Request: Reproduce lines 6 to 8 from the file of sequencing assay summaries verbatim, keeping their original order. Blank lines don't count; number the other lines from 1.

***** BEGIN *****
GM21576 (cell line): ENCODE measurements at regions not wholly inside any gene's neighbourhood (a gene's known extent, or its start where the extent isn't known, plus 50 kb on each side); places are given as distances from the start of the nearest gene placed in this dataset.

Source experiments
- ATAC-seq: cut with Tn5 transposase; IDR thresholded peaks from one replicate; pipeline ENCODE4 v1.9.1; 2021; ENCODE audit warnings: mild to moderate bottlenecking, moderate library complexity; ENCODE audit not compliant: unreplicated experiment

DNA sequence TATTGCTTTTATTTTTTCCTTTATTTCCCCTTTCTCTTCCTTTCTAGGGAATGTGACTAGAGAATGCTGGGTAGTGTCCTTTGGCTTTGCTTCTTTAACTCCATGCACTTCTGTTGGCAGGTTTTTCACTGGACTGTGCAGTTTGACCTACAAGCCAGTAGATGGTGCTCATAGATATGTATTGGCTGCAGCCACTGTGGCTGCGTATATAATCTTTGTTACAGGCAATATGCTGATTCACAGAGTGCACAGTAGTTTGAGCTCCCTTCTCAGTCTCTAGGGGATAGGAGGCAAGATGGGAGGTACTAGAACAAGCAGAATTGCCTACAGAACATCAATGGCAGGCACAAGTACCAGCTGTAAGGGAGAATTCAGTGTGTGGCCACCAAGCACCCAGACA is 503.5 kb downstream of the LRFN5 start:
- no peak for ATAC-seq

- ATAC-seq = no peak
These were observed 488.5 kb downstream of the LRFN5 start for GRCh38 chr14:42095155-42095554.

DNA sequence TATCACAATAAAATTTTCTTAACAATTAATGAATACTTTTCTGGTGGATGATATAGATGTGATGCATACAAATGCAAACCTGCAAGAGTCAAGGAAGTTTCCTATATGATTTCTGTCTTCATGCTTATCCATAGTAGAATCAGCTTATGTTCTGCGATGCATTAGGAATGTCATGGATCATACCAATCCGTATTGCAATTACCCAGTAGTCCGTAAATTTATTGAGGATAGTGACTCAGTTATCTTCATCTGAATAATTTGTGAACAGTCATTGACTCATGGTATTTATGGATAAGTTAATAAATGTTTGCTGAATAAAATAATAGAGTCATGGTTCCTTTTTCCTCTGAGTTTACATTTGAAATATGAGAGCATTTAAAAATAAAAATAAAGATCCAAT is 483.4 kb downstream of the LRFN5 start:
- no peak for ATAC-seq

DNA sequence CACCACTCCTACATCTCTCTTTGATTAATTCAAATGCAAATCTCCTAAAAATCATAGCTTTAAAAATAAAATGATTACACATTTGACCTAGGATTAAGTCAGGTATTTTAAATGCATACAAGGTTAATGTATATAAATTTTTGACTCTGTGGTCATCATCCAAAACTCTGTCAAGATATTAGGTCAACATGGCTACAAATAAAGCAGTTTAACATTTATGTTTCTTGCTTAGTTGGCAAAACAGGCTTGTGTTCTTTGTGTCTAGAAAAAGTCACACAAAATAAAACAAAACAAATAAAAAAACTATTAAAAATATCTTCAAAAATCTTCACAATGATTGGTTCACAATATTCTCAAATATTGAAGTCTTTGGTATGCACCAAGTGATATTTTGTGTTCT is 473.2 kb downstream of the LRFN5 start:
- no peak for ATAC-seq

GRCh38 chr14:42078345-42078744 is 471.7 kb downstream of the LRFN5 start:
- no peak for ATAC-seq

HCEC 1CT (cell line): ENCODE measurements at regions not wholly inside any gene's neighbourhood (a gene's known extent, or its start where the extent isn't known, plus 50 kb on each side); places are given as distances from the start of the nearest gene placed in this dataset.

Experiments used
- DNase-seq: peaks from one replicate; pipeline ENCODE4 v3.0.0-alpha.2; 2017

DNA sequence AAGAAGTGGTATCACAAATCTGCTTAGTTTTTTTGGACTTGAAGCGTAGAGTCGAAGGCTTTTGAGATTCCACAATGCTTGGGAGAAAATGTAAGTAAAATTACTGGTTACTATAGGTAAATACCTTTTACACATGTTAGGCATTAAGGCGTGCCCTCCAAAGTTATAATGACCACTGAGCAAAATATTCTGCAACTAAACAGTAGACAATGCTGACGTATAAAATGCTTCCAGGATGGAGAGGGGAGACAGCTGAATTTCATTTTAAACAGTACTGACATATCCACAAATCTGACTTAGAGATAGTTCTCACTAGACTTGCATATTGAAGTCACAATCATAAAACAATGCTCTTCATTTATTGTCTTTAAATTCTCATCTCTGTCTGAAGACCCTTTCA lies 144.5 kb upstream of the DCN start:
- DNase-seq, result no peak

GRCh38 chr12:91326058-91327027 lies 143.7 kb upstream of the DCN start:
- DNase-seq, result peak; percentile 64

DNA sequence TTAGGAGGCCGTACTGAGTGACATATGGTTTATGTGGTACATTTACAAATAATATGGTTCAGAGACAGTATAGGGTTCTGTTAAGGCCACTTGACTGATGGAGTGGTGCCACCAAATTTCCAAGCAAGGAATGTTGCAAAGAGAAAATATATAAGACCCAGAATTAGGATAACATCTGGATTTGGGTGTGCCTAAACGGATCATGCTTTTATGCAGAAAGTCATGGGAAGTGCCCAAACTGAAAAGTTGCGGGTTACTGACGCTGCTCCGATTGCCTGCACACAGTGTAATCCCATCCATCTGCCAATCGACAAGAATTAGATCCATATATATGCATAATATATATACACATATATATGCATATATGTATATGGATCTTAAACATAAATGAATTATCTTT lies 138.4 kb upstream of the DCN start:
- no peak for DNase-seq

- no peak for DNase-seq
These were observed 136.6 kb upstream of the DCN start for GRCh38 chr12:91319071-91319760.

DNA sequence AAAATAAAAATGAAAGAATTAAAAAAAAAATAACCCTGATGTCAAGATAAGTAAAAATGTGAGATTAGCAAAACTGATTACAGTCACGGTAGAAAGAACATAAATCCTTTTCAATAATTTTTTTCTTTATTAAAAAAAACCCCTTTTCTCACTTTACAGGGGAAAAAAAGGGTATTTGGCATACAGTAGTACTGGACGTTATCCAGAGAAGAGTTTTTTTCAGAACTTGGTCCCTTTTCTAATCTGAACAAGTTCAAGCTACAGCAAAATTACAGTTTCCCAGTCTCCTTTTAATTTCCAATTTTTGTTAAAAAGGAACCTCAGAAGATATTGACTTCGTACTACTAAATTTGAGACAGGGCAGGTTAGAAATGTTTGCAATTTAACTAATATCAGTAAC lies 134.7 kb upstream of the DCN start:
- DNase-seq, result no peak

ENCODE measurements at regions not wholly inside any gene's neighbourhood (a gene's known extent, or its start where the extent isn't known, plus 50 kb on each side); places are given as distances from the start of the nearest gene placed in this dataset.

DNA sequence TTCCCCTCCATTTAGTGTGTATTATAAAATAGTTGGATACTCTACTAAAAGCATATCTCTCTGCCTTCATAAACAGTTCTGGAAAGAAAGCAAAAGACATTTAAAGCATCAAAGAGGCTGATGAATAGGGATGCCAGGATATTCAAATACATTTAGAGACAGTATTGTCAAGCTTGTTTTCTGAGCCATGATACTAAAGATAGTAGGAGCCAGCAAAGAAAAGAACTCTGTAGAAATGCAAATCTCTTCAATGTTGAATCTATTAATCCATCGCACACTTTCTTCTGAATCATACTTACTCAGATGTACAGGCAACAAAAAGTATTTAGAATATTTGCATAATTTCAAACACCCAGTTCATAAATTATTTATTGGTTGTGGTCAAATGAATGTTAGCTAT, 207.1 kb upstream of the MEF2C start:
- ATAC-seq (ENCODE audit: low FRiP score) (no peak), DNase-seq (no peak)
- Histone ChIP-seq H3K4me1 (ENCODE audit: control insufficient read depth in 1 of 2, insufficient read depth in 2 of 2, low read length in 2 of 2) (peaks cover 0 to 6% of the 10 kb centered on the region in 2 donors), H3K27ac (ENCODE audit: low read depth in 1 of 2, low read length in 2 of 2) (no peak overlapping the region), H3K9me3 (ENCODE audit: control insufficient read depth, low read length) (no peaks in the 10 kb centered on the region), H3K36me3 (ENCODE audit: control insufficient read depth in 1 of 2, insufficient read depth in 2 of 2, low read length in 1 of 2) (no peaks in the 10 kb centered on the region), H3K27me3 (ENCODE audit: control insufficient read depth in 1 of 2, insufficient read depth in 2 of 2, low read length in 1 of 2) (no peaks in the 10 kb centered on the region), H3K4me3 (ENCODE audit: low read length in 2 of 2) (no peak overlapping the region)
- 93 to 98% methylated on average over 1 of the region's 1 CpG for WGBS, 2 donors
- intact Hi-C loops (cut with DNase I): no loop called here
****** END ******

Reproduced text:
- ATAC-seq = no peak
These were observed 488.5 kb downstream of the LRFN5 start for GRCh38 chr14:42095155-42095554.

DNA sequence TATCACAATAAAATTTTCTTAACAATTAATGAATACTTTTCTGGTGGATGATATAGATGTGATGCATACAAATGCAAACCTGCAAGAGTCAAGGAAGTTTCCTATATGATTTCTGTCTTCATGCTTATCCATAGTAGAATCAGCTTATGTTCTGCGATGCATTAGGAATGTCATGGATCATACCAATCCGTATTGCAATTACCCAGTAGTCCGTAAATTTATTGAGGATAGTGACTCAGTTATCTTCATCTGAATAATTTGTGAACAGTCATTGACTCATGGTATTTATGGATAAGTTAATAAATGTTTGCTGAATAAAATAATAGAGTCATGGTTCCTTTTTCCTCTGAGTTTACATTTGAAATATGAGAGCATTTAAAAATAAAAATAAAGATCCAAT is 483.4 kb downstream of the LRFN5 start: